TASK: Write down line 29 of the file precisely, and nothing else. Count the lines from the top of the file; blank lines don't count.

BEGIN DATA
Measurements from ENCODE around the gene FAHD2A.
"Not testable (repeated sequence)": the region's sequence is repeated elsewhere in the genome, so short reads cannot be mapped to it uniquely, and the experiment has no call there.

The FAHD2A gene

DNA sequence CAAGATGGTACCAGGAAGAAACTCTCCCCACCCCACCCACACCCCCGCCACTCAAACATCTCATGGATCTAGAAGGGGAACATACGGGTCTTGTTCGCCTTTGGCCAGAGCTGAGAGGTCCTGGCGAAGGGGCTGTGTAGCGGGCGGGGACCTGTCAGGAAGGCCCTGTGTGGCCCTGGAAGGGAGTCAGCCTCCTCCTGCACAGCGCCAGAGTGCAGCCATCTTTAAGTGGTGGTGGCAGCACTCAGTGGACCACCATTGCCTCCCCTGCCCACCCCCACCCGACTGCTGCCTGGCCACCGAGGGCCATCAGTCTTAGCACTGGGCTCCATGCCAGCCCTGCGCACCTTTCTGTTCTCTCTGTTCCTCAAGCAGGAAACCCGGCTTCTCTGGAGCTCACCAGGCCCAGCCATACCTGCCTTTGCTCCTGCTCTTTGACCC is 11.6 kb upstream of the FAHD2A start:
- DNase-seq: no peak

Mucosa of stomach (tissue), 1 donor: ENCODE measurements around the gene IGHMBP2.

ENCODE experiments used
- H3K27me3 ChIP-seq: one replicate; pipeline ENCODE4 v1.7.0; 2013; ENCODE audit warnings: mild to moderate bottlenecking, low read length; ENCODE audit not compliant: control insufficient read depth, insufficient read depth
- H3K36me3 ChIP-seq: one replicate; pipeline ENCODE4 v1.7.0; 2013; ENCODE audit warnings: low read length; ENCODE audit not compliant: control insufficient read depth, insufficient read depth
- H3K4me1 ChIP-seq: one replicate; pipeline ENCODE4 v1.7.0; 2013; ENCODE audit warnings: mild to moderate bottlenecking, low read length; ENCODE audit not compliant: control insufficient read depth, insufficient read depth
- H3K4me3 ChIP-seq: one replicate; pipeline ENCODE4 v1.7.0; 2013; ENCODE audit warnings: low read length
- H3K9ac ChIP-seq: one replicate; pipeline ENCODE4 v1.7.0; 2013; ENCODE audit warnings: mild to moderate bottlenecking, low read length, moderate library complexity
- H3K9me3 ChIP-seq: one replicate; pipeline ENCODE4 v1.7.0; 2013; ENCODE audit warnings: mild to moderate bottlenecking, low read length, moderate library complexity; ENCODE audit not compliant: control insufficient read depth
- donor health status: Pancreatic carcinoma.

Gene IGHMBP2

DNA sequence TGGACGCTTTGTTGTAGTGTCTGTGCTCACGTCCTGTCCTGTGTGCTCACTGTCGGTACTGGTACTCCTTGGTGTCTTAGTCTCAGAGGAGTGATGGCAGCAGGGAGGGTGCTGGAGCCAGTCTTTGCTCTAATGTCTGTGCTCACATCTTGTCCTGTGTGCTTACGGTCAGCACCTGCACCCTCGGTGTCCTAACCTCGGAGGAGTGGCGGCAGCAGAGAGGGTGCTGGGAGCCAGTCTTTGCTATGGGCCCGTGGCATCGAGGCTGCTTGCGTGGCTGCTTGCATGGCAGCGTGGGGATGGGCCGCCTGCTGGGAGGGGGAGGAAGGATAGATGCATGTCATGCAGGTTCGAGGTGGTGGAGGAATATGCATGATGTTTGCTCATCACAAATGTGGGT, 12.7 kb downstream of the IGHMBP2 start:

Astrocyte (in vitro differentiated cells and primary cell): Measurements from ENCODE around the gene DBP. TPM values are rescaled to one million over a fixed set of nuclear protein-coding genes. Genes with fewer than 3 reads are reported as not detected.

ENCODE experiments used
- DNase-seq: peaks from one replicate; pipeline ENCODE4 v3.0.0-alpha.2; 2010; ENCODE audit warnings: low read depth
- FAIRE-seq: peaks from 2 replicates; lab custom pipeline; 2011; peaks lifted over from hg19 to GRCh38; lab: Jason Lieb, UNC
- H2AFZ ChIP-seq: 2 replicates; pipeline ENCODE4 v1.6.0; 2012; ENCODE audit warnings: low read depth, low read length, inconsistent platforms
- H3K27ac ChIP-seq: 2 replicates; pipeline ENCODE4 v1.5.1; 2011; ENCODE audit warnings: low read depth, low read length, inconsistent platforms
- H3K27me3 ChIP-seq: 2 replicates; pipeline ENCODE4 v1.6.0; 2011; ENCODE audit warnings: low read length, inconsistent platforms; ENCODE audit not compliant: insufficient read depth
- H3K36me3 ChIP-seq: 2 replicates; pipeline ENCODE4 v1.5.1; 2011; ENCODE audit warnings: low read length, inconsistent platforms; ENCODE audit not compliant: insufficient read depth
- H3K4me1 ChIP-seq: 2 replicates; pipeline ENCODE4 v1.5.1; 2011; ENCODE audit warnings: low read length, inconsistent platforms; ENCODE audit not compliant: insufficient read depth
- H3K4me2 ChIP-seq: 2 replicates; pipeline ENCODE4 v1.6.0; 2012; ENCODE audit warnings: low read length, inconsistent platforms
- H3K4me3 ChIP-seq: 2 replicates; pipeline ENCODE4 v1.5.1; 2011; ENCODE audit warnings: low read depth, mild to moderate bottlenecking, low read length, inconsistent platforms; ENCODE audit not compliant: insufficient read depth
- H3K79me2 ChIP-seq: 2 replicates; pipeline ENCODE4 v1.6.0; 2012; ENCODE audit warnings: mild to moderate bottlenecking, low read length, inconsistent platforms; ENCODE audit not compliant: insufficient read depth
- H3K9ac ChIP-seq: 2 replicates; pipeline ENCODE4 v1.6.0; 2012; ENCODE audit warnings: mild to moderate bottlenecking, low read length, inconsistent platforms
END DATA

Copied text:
- H3K9ac ChIP-seq: 2 replicates; pipeline ENCODE4 v1.6.0; 2012; ENCODE audit warnings: mild to moderate bottlenecking, low read length, inconsistent platforms